Causes of Hearing Loss

One of the reasons that hearing loss effects so many people is because it can be caused by a wide variety of things. The main causes of hearing loss include:

  • Exposure to loud noise: Exposure to industrial equipment, concerts, hunting or gun noise and sporting events can all cause long term damage.
  • Family history of hearing loss: Genetics can often be an indicator if you will be affected by hearing loss at some point in your life.
  • Infection or disease: Certain medical conditions can cause short term or long term hearing loss. Treatment from medical conditions, such as chemo, also can have effects on your hearing.
  • Aging: Father Time eventually catches up with all of us and sometimes we need assistive devices to stay at our best as we age.
  • Anatomic issues: Anatomy issues, either from birth or an injury, can have a negative effect on your hearing health.

Treatment options can differ depending on the causes of your specific hearing loss. For hearing loss primarily caused by lifestyle issues such as aging or loud noise exposure over time, hearing aids can often provide an effective solution. If your hearing loss is being caused by a medical condition, you should seek an evaluation from a physician to ensure you find the best possible treatment option.

Hearing Loss - Colorado Hearing Aids

Tips on How to Avoid Hearing Loss

Exposure to loud noise is one of the leading causes of hearing loss. Increased noise from industrial equipment, overuse of earbud headphones and regularly listening to excessive television volumes have all contributed to a decline in hearing health for most people. Some things you can do to proactively protect your hearing include:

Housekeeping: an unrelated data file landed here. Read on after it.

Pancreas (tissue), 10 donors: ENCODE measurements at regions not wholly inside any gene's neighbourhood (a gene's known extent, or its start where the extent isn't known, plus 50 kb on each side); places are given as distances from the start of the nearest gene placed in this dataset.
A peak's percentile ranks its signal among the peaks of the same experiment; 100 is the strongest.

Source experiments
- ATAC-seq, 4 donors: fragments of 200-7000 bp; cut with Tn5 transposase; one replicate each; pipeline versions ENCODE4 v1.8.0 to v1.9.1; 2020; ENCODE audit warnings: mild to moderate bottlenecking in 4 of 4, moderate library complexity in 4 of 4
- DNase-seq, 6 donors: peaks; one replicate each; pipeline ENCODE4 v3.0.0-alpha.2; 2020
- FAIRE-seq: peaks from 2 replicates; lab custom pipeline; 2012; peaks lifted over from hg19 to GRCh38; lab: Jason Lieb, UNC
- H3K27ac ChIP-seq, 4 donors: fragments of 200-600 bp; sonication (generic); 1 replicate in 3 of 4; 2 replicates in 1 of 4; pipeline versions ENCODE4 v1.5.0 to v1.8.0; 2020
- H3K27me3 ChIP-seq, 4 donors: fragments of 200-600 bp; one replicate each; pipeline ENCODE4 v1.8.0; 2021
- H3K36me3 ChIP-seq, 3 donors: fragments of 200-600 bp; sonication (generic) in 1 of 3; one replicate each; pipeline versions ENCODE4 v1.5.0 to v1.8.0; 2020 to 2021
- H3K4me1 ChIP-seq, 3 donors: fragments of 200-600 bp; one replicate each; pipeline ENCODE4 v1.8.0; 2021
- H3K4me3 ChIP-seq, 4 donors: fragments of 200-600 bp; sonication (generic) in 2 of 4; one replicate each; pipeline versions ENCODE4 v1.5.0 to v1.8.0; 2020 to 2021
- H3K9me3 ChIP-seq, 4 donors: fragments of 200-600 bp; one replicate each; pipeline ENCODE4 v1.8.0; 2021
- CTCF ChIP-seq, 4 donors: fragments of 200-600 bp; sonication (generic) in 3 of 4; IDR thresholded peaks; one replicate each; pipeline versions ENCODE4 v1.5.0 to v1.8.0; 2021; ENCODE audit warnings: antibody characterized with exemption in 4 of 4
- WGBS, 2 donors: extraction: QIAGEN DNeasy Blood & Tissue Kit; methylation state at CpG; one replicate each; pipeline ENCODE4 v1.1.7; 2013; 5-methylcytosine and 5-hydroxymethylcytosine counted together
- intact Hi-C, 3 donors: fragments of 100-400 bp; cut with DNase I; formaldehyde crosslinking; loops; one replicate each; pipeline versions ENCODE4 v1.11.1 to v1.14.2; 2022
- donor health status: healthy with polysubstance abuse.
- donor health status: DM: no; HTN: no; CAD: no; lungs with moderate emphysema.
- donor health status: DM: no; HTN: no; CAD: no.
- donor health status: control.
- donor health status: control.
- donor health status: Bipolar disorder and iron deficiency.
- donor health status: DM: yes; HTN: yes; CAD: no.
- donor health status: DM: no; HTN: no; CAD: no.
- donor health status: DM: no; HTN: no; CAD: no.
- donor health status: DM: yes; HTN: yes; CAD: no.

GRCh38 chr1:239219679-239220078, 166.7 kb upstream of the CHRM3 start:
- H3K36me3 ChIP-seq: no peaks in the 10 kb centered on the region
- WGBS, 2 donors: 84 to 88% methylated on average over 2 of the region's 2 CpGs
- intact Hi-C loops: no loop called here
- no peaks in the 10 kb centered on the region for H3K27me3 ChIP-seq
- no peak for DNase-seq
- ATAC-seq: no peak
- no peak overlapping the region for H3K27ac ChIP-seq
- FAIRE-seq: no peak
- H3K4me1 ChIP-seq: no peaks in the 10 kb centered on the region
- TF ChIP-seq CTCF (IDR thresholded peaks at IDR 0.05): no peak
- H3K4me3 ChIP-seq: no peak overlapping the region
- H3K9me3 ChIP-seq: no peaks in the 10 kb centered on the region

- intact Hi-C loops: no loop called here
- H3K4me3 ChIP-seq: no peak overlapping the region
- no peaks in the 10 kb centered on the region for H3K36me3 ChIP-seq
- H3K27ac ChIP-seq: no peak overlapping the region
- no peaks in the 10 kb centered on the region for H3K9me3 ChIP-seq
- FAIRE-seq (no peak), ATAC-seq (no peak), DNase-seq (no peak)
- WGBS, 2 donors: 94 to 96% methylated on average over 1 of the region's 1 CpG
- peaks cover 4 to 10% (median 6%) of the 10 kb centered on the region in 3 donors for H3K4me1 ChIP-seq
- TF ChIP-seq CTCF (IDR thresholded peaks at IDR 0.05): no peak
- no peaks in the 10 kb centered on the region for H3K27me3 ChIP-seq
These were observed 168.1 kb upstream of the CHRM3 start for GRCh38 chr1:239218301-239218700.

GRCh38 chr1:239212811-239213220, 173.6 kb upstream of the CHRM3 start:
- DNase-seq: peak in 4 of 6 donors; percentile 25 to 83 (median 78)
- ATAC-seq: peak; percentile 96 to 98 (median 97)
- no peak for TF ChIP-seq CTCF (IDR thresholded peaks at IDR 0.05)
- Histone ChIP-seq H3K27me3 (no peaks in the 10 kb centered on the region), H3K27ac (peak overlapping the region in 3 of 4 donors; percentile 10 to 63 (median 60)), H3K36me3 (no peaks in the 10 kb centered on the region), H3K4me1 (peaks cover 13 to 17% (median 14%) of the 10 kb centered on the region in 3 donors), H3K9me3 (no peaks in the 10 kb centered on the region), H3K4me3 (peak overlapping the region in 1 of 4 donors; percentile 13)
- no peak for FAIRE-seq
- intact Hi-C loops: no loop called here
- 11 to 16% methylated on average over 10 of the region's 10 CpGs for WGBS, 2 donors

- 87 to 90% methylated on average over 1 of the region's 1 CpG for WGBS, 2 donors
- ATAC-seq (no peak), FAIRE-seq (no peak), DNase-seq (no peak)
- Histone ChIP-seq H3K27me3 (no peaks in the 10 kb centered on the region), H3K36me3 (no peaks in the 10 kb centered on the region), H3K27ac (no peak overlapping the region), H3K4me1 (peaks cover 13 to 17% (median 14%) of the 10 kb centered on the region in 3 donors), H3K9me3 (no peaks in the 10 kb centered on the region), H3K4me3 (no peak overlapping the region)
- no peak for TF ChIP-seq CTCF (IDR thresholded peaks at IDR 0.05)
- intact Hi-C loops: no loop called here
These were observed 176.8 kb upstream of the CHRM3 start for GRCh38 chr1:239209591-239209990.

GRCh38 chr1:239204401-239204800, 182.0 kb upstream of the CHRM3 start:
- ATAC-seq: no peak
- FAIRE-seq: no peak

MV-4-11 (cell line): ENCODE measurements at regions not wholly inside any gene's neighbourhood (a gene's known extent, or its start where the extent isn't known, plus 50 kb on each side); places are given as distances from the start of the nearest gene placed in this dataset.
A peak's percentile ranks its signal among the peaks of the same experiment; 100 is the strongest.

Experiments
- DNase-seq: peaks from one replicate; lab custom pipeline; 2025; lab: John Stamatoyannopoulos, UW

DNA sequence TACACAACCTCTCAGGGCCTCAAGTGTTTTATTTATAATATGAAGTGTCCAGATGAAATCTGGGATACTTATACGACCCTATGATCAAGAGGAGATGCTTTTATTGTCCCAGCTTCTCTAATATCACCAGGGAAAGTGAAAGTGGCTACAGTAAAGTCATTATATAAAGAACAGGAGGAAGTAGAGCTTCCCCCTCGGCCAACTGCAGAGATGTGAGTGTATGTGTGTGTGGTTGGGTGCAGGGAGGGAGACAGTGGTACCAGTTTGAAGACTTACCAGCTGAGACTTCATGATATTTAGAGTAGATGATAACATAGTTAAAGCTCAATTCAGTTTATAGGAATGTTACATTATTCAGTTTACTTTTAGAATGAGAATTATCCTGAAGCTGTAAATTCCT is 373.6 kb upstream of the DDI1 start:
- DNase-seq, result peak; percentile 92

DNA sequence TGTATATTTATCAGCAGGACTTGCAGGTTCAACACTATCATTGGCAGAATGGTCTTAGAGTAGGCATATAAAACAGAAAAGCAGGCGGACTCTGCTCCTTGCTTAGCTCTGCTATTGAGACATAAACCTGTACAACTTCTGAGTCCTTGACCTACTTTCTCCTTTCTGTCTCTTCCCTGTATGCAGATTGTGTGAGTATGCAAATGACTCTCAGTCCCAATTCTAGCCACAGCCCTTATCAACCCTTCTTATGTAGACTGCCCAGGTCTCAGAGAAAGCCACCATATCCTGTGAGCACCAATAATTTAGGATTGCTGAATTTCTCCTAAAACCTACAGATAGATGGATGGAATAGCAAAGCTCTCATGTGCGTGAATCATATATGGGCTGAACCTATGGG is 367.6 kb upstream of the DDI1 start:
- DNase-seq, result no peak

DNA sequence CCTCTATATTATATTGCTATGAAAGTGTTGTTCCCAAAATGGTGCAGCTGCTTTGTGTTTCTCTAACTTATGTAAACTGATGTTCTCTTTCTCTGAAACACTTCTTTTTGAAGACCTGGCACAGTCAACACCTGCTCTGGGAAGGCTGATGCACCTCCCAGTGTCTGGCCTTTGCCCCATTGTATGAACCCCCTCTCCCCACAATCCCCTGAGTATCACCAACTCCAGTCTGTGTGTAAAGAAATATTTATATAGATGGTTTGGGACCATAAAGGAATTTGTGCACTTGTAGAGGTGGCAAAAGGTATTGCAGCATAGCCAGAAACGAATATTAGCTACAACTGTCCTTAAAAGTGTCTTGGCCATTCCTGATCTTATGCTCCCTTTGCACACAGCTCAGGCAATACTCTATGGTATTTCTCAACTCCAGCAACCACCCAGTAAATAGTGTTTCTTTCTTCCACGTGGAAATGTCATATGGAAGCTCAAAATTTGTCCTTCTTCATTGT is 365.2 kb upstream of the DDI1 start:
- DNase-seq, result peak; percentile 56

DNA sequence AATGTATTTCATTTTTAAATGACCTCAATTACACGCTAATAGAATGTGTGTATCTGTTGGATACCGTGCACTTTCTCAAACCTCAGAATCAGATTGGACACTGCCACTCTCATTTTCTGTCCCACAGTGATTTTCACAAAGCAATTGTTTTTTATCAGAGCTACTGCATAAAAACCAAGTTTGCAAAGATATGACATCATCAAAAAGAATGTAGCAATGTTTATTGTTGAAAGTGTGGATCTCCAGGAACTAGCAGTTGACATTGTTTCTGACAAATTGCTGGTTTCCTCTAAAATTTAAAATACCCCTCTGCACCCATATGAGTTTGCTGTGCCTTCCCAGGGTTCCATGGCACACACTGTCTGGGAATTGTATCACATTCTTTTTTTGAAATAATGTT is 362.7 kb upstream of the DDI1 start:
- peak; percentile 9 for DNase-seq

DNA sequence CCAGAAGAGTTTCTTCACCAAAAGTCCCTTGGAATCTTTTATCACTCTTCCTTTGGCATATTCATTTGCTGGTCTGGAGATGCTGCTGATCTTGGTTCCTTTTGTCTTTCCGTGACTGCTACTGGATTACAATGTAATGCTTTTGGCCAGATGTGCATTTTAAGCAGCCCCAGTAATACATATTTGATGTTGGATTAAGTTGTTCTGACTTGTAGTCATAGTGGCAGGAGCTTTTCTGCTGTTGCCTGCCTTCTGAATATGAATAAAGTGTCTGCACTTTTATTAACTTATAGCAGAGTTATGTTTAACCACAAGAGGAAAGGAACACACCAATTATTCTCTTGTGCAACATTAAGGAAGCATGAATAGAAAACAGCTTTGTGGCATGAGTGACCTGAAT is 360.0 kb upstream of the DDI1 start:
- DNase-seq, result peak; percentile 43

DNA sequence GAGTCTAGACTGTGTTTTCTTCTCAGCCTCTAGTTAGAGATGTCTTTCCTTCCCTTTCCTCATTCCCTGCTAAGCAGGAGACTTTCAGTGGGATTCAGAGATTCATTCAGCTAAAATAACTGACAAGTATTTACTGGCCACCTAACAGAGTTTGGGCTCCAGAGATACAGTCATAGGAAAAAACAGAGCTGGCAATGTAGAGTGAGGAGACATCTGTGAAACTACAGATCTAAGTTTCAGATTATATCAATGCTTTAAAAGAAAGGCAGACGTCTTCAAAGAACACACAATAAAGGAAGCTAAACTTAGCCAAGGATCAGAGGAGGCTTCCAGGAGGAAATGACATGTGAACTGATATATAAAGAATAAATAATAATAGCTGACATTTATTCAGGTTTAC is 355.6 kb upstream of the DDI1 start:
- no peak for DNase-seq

• Using well-fitting, high quality headphones. Better quality headphones are able to achieve a clearer sound at a lower decibel level than their lower quality counterpart. Although it may cost more initially, the investment will pay off later in life.
    • Letting your ears rest. After prolonged noise exposure (a concert or sporting event for example) you should give your ears a recovery period to rest. This gives your ears time to repair any damage that may have been caused and reduces the risk of permanent hearing loss.
    • Using volume limits on your devices. In response to growing hearing loss concerns, many electronics now offer volume limits to help protect you from listening at an unsafe level. Check the settings on your phone or other devices to see if this option is available.
    • Using Earplugs. The louder the noise and the longer you are exposed to it, the greater the chance of doing harm to your hearing. If you are in a situation where you cannot escape the noise, earplugs are a great way to protect your hearing.
    • Getting your doctor involved. Ringing, buzzing and muffled sounds can all be indicators of hearing loss. If you feel noise exposure has led to hearing loss, you should have a conversation with your physician or audiologist immediately. Early detection gives you the best chance to stop or even reverse the effects of hearing loss. Regular hearing tests also help you track hearing loss over time.


How to Determine if You Suffer from Hearing Loss

The fastest and most accurate way to know if you are being effected by hearing loss is to ask your spouse. The second fastest way is to have a hearing test performed by a licensed audiologist. By getting a hearing test we are able to:

    • Measure how much hearing loss you have.
    • Determine if you will benefit from the use of a hearing aid.
    • Determine if other medical treatment may be necessary.
    • Track your hearing loss progression by comparing your hearing tests over time.